Thursday, December 4, 2008

The Economics of protecting common taxpayers

India's 9/11 came to Mumbai on Nov 26th and resulted in the deaths of over 180 people including about 150 indian citizens.

Public anger boiled over the fact that:
1) No politician came forward to the spot to assist the citizens
2) All politicians were interested in self-preservation and increasing their own security by depriving protection meant for the common taxpayers.

The Indian Finance Minister, Palaniappan Chidambaram is now in charge of the Home Affairs Ministry after the previous one was forcibly booted out fo refusing to take responsibility for this attack.

Mr.Chidambaram has been an astonishing finance minister india had so far. He has single-handedly concentrated on increasing the income of the state even at the cost of increasing inflation. His drastic policies in collecting taxes and surcharges has surpassed every minister so far to the point where real incomes of the salaried class fell by 14% last year.
In addition he has been 100% tight-fisted in expenditure by any reduction of taxes or prices.
For instance the recent fall in Petroleum prices by more than 55% did not result in reduction of petrol prices in India. Because a reduction in prices will mean a reduction in the excise duty collection on the face value of the administered prices.
His policy may have resulted in giving the Government a huge increase in income thus enabling it to spend more on "absolutely necessary" programs like more roads to nowhere or repainting the parliment house or buying 100 armoured mercedes cars for politicians.

As Finance Minister, Mr.Chidambaram knows that he spends over Rs.1800 millions in protecting about 250 politicians who are considered "vital" to the country. This includes some colorful characters and not so colorful ones whose continued existence is somehow justified by the government as necessary to the continued existence of the Indian Union.
Mr.Chidambaram also knows that the income and wealth taxes paid by these 250 VIP politicians amount to a total of Rs.670 million in 2007.So the net outflow from the government is Rs.1130 million which is an expense as far as the FM is concerned.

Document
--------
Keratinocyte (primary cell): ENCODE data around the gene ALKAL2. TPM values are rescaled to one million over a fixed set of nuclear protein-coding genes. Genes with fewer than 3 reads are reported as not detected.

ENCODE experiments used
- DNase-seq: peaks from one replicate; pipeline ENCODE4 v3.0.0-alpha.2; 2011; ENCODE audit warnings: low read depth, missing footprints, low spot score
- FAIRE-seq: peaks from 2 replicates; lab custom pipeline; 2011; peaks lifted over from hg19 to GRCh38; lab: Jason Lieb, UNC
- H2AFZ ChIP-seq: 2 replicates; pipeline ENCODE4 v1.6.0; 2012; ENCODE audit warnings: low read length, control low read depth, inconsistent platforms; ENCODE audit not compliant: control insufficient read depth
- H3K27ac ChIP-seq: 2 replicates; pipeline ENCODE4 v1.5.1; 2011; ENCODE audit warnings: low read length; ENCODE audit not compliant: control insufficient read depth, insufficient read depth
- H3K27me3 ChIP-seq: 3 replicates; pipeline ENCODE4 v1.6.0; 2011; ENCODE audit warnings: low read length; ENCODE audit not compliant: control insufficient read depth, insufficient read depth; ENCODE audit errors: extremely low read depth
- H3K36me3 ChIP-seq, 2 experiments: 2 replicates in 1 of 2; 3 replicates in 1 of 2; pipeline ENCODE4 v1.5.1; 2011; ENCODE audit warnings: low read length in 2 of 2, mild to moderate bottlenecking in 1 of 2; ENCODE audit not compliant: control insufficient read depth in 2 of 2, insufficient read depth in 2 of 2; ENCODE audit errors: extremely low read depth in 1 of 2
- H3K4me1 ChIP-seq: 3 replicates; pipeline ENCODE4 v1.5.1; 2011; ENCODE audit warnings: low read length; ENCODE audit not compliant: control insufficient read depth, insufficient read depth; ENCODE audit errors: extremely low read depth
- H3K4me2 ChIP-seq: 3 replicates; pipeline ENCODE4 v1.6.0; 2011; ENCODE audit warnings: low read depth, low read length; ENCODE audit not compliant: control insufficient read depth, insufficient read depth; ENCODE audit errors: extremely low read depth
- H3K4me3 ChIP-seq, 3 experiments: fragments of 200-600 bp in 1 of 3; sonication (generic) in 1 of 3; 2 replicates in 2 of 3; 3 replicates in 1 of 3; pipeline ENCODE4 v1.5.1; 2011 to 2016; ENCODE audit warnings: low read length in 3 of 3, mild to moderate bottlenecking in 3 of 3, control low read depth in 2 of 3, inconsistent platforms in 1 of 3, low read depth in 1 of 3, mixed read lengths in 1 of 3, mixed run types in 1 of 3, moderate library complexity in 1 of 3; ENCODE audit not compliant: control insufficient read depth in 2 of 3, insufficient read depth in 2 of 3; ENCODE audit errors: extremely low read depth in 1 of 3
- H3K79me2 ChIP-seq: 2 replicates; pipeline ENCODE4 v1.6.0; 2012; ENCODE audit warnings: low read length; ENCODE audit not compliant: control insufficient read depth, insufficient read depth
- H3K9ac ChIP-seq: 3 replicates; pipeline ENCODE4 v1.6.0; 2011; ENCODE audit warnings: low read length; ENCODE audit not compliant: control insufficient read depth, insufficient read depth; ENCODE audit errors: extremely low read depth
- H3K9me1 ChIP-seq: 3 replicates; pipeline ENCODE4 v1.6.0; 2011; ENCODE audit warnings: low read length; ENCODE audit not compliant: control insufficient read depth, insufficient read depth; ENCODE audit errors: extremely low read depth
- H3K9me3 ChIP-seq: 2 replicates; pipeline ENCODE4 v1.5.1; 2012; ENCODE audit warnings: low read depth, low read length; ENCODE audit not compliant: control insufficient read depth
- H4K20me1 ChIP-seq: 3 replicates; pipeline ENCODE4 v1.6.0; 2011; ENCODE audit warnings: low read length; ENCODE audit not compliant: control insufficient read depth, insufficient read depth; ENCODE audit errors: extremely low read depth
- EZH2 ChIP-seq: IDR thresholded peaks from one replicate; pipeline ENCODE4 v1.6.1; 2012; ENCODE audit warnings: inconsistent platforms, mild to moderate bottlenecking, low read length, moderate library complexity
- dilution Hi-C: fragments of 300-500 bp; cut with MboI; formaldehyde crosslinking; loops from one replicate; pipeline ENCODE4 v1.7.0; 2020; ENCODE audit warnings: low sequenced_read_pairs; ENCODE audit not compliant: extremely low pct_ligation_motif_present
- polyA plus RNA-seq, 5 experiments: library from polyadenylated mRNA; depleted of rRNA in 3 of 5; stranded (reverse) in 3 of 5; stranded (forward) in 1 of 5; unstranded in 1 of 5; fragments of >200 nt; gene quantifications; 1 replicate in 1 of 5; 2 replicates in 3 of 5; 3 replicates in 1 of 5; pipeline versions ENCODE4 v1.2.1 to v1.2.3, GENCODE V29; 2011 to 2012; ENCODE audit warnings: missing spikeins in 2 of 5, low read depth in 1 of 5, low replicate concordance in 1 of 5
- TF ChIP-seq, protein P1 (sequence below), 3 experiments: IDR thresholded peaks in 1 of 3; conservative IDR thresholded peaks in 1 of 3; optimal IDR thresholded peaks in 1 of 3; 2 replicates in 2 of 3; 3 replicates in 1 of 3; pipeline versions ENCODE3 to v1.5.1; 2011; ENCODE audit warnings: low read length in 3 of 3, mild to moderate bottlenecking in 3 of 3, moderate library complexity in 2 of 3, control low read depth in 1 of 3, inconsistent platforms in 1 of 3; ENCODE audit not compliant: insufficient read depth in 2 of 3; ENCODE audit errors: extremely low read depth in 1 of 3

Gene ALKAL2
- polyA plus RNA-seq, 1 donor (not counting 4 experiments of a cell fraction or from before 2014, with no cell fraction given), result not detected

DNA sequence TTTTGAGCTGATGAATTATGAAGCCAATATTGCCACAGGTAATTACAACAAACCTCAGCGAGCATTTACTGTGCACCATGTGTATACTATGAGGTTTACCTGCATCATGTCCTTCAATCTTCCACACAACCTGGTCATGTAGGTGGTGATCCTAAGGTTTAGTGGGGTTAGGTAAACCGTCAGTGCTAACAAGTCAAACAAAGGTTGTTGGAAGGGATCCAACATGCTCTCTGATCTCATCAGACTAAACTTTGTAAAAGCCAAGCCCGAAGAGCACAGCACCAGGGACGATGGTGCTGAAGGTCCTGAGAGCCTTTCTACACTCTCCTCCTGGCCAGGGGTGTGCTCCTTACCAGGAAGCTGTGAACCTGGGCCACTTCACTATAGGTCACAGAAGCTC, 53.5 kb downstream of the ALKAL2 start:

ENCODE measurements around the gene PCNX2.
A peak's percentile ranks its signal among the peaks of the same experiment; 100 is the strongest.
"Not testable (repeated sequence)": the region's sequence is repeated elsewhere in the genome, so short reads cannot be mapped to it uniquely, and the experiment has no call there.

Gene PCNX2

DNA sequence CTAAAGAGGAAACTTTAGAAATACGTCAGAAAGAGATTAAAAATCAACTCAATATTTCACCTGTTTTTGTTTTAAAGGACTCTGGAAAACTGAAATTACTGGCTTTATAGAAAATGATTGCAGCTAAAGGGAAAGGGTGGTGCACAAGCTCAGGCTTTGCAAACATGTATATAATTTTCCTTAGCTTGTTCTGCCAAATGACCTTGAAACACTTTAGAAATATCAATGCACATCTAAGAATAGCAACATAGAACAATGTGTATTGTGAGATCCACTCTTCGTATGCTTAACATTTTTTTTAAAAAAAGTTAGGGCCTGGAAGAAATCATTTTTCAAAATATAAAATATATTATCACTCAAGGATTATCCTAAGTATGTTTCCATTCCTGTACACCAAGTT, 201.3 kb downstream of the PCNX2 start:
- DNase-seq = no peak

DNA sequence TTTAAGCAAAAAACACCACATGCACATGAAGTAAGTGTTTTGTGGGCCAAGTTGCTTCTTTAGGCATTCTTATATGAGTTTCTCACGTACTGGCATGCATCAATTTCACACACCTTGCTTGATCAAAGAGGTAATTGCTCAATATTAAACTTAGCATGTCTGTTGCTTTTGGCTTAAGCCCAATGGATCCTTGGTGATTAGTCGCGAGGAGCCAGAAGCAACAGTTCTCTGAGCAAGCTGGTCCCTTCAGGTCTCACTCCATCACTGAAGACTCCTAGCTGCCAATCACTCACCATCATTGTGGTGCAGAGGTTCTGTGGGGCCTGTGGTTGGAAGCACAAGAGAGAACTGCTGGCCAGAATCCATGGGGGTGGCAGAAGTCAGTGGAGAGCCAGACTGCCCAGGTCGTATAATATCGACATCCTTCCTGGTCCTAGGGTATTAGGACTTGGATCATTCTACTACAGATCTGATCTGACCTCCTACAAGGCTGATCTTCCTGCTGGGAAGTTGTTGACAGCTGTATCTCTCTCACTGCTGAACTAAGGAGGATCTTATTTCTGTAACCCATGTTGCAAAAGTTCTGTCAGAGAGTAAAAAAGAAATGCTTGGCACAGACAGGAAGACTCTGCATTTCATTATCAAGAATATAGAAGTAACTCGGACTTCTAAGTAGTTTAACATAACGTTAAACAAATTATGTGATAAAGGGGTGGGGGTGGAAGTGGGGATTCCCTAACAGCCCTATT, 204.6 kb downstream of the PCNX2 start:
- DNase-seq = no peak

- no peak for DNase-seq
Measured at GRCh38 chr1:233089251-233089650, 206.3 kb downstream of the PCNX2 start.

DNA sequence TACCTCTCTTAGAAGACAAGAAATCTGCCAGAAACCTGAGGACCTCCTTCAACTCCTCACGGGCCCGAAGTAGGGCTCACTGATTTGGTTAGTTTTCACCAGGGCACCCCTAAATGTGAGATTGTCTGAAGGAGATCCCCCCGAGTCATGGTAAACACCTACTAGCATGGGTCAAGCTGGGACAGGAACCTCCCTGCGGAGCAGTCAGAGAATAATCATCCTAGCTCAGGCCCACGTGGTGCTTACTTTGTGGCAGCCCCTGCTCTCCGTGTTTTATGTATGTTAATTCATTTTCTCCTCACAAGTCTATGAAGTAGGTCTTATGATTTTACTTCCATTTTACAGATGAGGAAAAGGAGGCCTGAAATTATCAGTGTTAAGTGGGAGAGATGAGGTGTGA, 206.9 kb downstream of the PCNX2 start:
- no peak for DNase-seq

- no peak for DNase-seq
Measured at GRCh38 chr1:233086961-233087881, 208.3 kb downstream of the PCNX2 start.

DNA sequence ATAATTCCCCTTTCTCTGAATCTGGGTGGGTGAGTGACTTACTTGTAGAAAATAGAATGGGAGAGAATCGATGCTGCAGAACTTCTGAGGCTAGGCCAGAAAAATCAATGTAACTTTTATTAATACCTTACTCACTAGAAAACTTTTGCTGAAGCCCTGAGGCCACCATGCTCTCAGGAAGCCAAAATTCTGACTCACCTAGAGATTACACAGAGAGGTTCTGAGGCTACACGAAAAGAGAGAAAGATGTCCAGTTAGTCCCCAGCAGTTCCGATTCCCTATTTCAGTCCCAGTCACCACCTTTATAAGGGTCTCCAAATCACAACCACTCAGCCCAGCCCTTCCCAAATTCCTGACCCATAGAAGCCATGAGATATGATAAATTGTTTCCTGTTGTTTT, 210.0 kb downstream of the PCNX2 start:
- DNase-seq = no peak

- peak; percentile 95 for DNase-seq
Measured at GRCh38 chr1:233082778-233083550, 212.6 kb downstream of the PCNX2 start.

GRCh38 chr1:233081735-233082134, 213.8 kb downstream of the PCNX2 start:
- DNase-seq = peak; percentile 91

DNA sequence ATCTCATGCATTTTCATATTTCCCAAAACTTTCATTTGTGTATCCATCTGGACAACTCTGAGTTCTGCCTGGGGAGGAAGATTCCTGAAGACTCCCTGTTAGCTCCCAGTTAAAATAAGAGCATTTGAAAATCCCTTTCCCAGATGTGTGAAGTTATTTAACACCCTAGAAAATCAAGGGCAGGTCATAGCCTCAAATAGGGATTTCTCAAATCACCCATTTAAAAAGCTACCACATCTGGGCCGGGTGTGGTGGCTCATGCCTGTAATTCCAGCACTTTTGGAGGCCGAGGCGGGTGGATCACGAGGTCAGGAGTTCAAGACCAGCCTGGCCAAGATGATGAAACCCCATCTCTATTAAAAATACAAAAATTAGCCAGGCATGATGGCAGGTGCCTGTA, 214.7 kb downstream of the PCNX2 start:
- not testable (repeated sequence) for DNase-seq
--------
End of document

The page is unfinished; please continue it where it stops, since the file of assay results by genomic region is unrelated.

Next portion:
Now let us see in cold calculation whether it makes sense to protect the salaried, common, non-VIP tax payers with that money or does it pay to continue to protect these politicians.

Out of the 180 poor dead souls, 150 were indian tax payers. Some were rich (like the CEO), some better and some salaried class who pay little or no taxes.
Now let us see how much they contribute to the FM's kitty:India has some of the highest tax rates in the world at 33.5% average tax.
The mean average salaried tax payer pays Rs.19521 a year as income tax.(Salaried tax payers stand at 31.5 million while income tax collection stood at Rs.614930 million last year).
Now, 150 dead people x Rs.19521 (average) comes to Rs.2,928,150 a year in total income tax collection.

Since the government failed to protect these 130 tax payers lives, The FM stands to lose Rs.2.537 million a year in tax from these dead people.
Considering their average age was about 33, and their retirement age being 60 in india, they still have 27 years to pay taxes.
Which means 150 people x Rs.19521 x 27 years = Rs.79,060,050 in total over a period of their tax paying lifetime at current salaries.
But of course salaries increase every year. In india it increased at an average of 13.7% according to economic times.
Which means their tax payouts increase also increase by same amount.

Now, if we consider the average increase in tax payouts every year we go from Rs.19521 per year per dead soul in 2008 to Rs.483,630.50 in 2032 (The year he/she would have retired). Over the period of 27 years, he/she would end up paying Rs.580,693,658.37 as taxes in total. (Rs.580.7 Million)

Now, we saw earlier that protecting VIP politicians costs the FM Rs.1130 Million PER year and this increases by the increase in salary percentage of 13.7% (Guards are salaried).
So again the total cost to the FM is Rs.31,237,720,089.93 (Rs.31 Billion).

Tell me, Mr.Finance Minister, which is more preferable? Earning Rs.580.7 Million over 27 years or losing Rs.31 Billion over 27 years

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